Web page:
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How To Calibrate A Torque Wrench

Table of Contents

Is your torque wrench giving you inaccurate readings and making project completions difficult?

The problem is most likely improper calibration, which causes inaccuracies in torque measurements.

Thankfully, this issue has a pretty straightforward fix!

Today, we’ll tell you how to calibrate a torque wrench.

In just five short steps, you can get your torque wrench to function with complete precision.

If you’re wondering how to do this, you’re in the right place.

Keep reading to find all you need to know about torque wrench calibration.

How To Calibrate A Torque Wrench

To calibrate your torque wrench, you will need the following materials:

  • A marker or pen
  • A vice secured to a surface
  • Torque wrench
  • Weights ranging from twenty to thirty-five pounds
  • Tape measure
  • A piece of paper to note down calculations
  • Safety shoes with reinforced toes
  • Load rotating rope or strong string

Step One: Make the Measurements

Measure the distance between the end of the torque wrench and the handle.

It is easier to work in whole numbers instead of decimals, so round up or down wherever necessary.

To guarantee that you don’t forget the value, write it down on a piece of paper because you’ll need it later. 

Step Two: Secure the Wrench to The Vice 

First, secure your vice onto a surface such as a table.

The end of the wrench, which is also called a square drive, has to be placed into the vice facing away from the table or surface you will be working on.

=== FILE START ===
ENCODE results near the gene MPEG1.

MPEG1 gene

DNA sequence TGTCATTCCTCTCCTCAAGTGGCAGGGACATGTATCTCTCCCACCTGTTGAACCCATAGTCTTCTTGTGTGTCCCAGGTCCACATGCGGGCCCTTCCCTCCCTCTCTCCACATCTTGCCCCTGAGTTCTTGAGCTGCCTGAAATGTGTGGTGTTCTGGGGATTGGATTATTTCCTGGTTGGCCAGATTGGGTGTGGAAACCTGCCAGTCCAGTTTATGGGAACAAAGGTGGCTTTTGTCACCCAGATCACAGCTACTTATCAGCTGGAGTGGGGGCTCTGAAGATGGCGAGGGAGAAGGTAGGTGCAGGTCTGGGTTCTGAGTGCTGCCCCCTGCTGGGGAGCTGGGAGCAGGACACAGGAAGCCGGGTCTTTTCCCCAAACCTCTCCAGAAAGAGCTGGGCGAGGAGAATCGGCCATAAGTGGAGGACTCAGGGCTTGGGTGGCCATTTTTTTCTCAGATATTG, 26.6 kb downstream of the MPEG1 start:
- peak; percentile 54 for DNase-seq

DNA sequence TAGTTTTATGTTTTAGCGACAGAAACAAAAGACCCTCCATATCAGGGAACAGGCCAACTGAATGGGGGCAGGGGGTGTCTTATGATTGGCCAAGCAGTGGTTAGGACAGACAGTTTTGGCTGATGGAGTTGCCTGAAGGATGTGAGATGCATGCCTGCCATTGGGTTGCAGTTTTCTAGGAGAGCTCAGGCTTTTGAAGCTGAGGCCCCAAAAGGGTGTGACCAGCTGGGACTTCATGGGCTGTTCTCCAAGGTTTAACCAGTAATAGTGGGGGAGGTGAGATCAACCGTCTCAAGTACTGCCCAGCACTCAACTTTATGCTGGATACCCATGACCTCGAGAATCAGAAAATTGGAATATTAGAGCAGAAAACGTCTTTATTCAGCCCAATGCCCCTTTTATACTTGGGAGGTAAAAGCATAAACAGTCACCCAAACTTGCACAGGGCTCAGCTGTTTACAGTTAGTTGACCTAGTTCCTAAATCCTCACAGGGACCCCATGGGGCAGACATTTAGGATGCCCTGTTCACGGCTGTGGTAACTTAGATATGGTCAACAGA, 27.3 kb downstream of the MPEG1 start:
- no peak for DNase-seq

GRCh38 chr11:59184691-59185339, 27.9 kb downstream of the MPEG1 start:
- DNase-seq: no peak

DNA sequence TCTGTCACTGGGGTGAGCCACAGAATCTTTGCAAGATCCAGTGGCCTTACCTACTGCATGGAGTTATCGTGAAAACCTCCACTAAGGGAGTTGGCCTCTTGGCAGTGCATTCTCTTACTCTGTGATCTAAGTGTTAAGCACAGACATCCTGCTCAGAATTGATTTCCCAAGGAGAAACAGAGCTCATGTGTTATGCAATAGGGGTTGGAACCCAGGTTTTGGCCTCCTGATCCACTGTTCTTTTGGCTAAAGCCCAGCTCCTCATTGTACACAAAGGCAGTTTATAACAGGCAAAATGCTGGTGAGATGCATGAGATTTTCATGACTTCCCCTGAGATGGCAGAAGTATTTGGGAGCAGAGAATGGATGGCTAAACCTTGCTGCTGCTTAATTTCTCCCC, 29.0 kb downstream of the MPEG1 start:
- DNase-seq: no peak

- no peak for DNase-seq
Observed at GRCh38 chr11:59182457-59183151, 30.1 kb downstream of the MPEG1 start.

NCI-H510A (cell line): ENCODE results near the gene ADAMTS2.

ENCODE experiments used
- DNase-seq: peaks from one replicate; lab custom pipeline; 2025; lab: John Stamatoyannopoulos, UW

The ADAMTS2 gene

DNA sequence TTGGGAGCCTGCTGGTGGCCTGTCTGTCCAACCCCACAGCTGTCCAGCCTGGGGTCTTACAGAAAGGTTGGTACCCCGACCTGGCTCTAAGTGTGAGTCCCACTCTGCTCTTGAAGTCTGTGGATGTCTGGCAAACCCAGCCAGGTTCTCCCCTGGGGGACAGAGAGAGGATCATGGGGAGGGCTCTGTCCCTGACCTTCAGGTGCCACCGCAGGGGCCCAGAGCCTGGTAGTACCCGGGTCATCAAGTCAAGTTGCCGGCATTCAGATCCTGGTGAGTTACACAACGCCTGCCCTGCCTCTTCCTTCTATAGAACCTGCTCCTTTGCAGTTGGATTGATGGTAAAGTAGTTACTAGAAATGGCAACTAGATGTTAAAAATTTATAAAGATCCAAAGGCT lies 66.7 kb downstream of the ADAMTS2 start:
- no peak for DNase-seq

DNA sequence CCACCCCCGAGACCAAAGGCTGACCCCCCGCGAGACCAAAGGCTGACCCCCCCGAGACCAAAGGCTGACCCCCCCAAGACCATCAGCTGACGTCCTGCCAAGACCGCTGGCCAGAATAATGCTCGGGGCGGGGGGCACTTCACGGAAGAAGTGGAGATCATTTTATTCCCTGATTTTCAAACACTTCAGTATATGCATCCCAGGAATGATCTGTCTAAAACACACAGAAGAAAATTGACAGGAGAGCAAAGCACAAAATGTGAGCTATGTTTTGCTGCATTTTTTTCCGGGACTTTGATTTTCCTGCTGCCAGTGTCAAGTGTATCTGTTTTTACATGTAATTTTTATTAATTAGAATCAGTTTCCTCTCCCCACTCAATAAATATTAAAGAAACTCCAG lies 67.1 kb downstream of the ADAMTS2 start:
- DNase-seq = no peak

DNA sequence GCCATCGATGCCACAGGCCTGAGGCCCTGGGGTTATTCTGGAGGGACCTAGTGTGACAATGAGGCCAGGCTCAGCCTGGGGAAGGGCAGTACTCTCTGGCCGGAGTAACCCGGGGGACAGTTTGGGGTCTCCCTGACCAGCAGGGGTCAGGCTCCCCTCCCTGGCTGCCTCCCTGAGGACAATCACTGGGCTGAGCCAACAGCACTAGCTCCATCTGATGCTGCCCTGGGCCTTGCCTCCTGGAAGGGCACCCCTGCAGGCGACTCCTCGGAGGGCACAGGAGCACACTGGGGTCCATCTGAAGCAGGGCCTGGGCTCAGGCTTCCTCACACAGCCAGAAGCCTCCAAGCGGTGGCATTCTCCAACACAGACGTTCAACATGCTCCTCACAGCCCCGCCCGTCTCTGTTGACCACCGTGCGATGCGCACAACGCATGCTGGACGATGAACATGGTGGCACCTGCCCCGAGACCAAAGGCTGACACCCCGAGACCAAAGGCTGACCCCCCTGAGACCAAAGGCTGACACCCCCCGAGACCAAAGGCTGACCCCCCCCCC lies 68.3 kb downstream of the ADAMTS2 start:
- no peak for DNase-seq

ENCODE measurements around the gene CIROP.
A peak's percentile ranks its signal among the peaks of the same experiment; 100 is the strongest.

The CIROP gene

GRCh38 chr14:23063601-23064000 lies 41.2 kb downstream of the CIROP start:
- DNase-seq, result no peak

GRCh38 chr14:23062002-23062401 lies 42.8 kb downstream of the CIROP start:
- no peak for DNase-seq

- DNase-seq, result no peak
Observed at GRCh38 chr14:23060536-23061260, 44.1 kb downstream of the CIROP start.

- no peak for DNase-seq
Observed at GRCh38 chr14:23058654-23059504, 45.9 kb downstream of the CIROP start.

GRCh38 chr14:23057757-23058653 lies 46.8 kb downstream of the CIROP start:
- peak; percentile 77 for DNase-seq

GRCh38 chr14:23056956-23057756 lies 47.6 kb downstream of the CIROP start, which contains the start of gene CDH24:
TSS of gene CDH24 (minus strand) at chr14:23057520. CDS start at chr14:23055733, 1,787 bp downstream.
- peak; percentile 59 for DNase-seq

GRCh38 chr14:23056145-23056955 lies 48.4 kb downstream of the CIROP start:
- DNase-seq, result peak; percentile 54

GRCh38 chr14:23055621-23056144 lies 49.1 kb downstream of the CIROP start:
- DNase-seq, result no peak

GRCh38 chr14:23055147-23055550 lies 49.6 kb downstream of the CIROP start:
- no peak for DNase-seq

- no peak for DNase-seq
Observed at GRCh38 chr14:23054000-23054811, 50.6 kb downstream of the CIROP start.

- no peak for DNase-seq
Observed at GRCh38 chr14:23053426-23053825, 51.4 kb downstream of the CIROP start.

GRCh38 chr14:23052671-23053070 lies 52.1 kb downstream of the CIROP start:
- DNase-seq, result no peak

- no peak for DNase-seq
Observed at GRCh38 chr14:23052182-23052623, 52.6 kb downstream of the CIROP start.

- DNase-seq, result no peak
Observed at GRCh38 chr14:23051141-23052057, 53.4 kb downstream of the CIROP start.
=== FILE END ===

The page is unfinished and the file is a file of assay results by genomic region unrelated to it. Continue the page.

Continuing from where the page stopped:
Be careful when tightening the wrench’s square drive into the vice! You do not want the square drive to be too loose or too tight because that can ruin the torque wrench.

After this step has been completed, try to move your wrench around.

Only the square drive should be fixed to the vice. The rest of the wrench should be free. 

Step Three: Make the Calculations

The formula that you will use for the calibration is:

To calibrate your torque wrench, you’ll need to hang a weight from the wrench’s handle.

The weight used to check for calibration can differ depending on the torque wrench you own and the weights you have available. 

Twenty pounds is usually what is used to check the accuracy of a torque wrench.

All distances should be in inches, and the weights should be in pounds. The final product will be in foot-pounds. 

Step Four: Check the Calibration 

Now, you have to tie a rope to the weight you are using and make a large enough loop through which you can slide in your wrench’s handle.

Ensure that the rope rests on the mark you made on the handle in Step 1.

The rope should be short enough so that the weight stays above the ground at all times, and it isn’t hindered by anything. 

To begin the test, let your weight hang freely and set the torque wrench to the calculation you just made.

The torque wrench will emit a single click sound if it is calibrated.

If you hear nothing, please move on to step five to make the needed corrections.

Step Five: Make Modifications

If there was no click in step four, you would have to adjust the spring tension.

This is located halfway on the handle of the torque wrench.

The spring can easily be loosened or tightened with a screwdriver.

In some wrenches, the tension spring is underneath the handle, and you will have to unscrew the handle to reach the spring. 

If your torque wrench did not click in step four, tighten the spring by turning it clockwise with a screwdriver.

Then, lift the weight and lower it to test the wrench again.

If it clicks, great! But, if it doesn’t, tighten the spring once more and try again.

Once you hear a click, move the weight further up the wrench, closer to the head, and check for a click.

Repeat this process until you stop hearing the click.

In some instances, you may not be able to hear a click when the weight is hanging on the mark you make.

In this case, move the weight further away from the head until you hear a click.

Measure the point from the square drive to this point, also known as the transition point.

After making these adjustments, repeat step four and make sure you can hear the clicks at whatever torque setting you are using.